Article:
Small Homestead

Life on a small homestead

Small Homestead header image 2

10 Steps To Planning A Vegetable Garden

February 9th, 2009 · No Comments

We are going to have a fairly large garden this year as we hope to feed 4 separate families.  While Randy has had a large garden in the past, I have not and the seed ordering is part of my job.   The following list is the steps I will be following to help make sure that we plant enough of what we need and can plan to reuse some of the garden for a fall crop.

  1. Obviously the first step is to decide what we want to grow in our garden.  Some things are a given such as tomatoes but others are not quite as obvious.  Do we want to plant peas?  What about Kale?  I am making a list based on everyone’s eating habits.  I don’t want to grow a garden of collards and kale and find that only one person will eat them.
  2. The next step is to decide how large a garden we will need.  Because we are feeding 9 people, the garden will have to be a good size one and we are lucky enough to have a fairly good size plot.  I also like to use edible landscaping so there will be herbs and some vegetables among the flowers.
  3. Once we have decided how large a spot we have to work with, I can start to determine how many rows or plants we need and what we can reuse.  Some early spring plants such as lettuce and spinach, can be replanted for summer plants such as green peppers and tomatoes.  There is an automated spreadsheet here that can help to determine how much seed you need to purchase to feed a family.
  4. When are we going to plant which vegetables?  This will depend on what the estimated last frost date for your area is and you can look that up at most of the seed companies.  There is also a spreadsheet to help calculate when to plant and when you should be harvesting at the link above.  Remember that once the vegetables have finished and you have harvested them, you can replant that area in vegetables for the fall.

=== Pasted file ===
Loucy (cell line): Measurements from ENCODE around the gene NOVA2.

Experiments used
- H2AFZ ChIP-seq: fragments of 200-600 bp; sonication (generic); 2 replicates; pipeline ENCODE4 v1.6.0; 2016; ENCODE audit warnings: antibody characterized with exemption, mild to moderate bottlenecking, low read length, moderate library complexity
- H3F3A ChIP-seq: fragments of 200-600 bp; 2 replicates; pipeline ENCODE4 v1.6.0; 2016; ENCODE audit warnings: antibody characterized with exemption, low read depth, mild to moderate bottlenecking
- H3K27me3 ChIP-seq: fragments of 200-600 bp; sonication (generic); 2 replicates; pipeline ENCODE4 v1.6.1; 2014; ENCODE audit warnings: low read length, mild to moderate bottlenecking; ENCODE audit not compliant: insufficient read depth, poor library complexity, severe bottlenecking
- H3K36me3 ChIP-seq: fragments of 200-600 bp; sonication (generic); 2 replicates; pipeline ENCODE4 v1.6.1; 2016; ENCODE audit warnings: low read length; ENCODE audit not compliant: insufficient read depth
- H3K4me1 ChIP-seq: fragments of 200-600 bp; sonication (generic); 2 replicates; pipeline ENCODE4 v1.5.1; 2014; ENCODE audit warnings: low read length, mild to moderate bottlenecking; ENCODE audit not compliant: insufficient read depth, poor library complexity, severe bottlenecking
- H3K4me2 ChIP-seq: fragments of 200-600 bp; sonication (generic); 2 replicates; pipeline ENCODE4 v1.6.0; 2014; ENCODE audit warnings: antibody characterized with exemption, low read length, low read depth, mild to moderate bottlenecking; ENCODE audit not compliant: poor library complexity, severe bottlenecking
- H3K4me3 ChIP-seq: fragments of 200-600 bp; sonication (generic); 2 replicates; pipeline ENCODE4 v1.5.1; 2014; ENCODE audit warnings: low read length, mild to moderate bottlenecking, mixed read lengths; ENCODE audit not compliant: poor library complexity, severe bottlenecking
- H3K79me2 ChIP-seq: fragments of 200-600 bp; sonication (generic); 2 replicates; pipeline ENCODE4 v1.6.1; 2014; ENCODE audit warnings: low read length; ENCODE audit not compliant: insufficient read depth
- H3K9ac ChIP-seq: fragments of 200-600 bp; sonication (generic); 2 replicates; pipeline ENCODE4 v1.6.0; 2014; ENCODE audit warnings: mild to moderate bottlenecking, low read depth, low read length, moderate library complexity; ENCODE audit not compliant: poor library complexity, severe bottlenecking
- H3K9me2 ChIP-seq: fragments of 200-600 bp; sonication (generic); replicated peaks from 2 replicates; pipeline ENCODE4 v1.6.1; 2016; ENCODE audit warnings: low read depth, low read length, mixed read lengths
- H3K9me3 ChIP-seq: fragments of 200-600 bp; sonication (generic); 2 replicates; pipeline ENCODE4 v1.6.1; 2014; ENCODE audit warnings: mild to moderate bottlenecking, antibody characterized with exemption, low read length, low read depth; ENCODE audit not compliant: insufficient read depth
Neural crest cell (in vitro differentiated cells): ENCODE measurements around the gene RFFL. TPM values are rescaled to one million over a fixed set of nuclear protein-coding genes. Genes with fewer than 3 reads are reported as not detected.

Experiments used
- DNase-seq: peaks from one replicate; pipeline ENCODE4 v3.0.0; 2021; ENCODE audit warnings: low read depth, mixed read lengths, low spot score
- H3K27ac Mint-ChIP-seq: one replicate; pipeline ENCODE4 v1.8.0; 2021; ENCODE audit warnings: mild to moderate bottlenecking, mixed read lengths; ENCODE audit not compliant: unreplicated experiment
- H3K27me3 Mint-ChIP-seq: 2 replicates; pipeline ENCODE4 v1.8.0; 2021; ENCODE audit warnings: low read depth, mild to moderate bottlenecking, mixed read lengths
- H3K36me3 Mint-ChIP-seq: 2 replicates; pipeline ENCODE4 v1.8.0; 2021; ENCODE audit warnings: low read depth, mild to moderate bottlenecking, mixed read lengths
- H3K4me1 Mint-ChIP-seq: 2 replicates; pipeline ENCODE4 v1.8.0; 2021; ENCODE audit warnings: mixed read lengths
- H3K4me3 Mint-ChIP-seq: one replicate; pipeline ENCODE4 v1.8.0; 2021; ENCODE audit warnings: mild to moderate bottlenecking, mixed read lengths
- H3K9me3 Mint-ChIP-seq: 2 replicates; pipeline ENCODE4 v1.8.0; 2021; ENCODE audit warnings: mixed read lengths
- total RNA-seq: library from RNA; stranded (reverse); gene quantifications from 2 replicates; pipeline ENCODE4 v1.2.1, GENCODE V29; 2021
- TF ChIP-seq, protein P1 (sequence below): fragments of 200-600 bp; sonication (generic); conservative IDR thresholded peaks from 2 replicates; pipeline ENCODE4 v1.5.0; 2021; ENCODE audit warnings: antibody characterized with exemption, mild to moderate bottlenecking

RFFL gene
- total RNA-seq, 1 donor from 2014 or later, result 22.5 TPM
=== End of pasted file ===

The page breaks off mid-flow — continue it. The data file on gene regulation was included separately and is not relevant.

5. What tools do you need?  This is highly dependent on the size and type of garden you are going to have.  If you are going to be using a square foot garden, you will need the bare minimum of tools  such as a spade.  A small home garden might require a tiller and a really large garden might be better off with a garden tractor and a tiller.  I personally have a used garden tractor on my wish list.
  6. How are you going to enrich the soil?  Will you use commercial fertilizer or do you have a compost source?  We will be using a variety of compost sources.  The animals on the farm provide quite a bit of compost and I add household compost to it for variety.  If you want to compost and you aren’t on the farm, you can make a composter or buy one from a garden store.
  7. Controlling pests and weeds.  Again, this is a personal choice and there are many different options.  Organic gardeners have found that companion plantings can help repel pests.  Marigolds are one flower that will not only help beautify your garden but will also repel common garden pests.  Garlic is another.
  8. Irrigation.  While we don’t water the garden on a regular basis, there are times when the garden soil has to be kept moist.  Seeds and seedlings need to be kept moist for the first few weeks.  Make sure that your garden hose will reach the garden if you plan on using it.  Another method of watering the garden is to keep a rain barrel or two.  Water can be dipped out of the barrel and used on the plants.
  9. Preservation.  Another factor when you are deciding on how much to plant is to decide whether you are going to can or freeze the extra produce.  If you want to have garden vegetables through the winter, you will need to increase the amount that you plant.
  10. Time.  How much time do you have to give to your garden?  If you work 10 hours a day, 6 days a week at a regular job, are you really going to have enough time to devote to a large garden?  Perhaps a square foot garden or even a container garden would be a better choice.  These two types of garden are less time intensive as it only takes a moment to water, weed, plant and harvest them.

I have found that gardening is a pleasure.  It is one of the most rewarding hobbies I have ever had and in these tough economic times, it can pay off by taking a huge chunk out of your grocery bill.

Do you have a garden?  Have you started planning it this year?

Be Sociable, Share!

Tags: Gardening

0 responses so far ↓

  • There are no comments yet...Kick things off by filling out the form below.

Leave a Comment